By default, getting the value of a missing key in a hash will return nil. Let’s take a look at how it works.

h = {}
h[:missing] # => nil

If a key is missing, #[] will run #default_proc if defined and return its result, otherwise #default will be called.

By default these methods return nil:

h = {} # => {}
h.default_proc # => nil
h.default # => nil

You can set them explicitly:

h = {}
h.default_proc = proc { |h, k| h[k] = :foo }
h[:missing] # => :foo

h = {}
h.default = :foo
h[:missing] # => :foo

Or by using Hash.new’s parameters:

h = Hash.new { |h, k| h[k] = :foo }
h[:missing] # => :foo

h = Hash.new(:foo)
h[:missing] # => :foo

Unless your default value is falsy (false and nil), || would ignore all missing keys:

h = Hash.new(:foo)
h[:missing] || :default # => :foo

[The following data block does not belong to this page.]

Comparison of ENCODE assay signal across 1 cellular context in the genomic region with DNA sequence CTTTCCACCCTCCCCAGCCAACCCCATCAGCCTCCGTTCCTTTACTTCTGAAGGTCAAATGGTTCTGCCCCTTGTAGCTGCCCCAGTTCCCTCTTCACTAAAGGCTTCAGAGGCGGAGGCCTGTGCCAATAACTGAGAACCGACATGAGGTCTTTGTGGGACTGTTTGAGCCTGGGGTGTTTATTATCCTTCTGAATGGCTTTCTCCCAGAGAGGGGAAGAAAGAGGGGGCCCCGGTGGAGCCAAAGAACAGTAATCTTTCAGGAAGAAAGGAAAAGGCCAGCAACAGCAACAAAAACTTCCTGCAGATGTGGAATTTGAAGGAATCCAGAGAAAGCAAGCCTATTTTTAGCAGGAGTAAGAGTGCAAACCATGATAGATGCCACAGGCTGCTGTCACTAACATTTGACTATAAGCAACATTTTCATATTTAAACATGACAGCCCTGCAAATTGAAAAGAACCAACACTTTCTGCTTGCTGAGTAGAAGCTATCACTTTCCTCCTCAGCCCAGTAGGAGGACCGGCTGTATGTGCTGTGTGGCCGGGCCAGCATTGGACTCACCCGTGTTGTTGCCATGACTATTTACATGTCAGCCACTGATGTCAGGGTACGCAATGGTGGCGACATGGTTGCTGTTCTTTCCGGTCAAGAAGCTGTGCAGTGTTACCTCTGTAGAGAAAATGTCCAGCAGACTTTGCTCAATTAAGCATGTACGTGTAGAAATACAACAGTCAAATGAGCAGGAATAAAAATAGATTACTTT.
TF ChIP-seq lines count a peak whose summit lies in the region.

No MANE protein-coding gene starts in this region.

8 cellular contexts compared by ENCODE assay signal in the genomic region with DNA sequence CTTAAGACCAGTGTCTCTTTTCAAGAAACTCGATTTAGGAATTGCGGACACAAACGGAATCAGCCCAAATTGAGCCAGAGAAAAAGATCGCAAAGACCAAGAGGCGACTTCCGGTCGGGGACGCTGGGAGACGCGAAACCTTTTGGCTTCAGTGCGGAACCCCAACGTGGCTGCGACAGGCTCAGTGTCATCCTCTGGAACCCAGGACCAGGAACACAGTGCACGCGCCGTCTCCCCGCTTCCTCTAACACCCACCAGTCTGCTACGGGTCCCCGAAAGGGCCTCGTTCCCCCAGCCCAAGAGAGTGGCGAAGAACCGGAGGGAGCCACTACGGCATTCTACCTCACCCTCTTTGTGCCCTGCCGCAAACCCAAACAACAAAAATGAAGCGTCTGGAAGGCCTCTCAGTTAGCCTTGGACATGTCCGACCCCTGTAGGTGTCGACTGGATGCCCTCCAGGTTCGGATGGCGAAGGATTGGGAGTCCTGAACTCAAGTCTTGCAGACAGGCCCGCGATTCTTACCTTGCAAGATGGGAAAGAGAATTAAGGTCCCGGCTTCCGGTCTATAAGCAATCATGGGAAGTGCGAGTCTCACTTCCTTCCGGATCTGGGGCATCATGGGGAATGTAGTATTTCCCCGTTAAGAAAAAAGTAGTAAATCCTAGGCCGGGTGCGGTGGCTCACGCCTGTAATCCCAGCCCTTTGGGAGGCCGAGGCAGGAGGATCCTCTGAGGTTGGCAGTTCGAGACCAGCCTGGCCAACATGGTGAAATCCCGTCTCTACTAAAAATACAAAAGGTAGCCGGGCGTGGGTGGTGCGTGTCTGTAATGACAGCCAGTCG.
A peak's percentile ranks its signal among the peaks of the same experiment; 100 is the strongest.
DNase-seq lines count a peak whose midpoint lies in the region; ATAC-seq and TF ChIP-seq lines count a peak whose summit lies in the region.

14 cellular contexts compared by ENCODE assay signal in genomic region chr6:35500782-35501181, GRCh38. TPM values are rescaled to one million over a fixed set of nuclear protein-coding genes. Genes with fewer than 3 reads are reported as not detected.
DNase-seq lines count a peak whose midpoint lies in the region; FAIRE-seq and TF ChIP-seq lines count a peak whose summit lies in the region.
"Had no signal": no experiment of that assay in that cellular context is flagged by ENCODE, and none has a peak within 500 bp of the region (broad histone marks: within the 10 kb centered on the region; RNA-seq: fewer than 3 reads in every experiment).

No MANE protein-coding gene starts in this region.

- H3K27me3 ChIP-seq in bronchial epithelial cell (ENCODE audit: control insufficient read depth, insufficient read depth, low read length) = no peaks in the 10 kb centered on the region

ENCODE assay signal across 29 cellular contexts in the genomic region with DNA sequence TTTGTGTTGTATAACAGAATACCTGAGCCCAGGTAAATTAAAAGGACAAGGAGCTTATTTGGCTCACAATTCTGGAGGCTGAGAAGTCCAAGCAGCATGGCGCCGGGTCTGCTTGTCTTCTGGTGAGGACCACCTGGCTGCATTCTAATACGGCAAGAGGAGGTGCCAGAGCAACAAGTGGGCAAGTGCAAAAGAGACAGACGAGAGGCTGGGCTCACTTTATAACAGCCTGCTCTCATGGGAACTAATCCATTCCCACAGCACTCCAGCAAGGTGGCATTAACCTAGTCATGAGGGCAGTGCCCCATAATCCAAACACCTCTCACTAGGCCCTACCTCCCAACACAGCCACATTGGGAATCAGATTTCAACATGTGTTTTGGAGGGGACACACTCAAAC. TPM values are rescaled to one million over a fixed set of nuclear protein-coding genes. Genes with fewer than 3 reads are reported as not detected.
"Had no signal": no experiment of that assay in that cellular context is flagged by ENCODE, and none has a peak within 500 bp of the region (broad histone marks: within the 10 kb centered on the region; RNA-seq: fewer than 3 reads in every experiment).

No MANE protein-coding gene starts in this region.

h = Hash.new(false)
h[:missing] || :default # => :default

That’s why it’s preferable to use #fetch:

h = Hash.new(:foo)
h.fetch(:missing, :default) # => :default

h = Hash.new(false)
h.fetch(:missing, :default) # => :default

Hash#new(obj) → new_hash: If obj is specified, this single object will be used for all default values.

It can lead to unexpected behaviors if you want to use more complex objects as the default values.

What if we want an empty array as the default values ?

h = Hash.new([])
h[:foo] << :foo # => [:foo]
h[:bar] << :bar # => [:foo, :bar]
h[:foo] # => [:foo, :bar]
h[:foo].equal?(h[:bar]) # => true

#default_proc should be used in this case:

h = Hash.new { |h, k| h[k] = [] }
h[:foo] << :foo # => [:foo]
h[:bar] << :bar # => [:bar]
h[:foo] # => [:foo]
h[:foo].equal?(h[:bar]) # => false

We can create a hash with a dynamic depth by calling #default_proc recursively. This is also known as Autovivification.

h = {} # => {}
h[:a][:b][:c][:d] = :foo # => NoMethodError: undefined method `[]' for nil:NilClass
h = Hash.new { |hash, key| hash[key] = Hash.new(&hash.default_proc) } # => {}
h[:a][:b][:c][:d] = :foo # => :foo
h # => {:a=>{:b=>{:c=>{:d=>:foo}}}}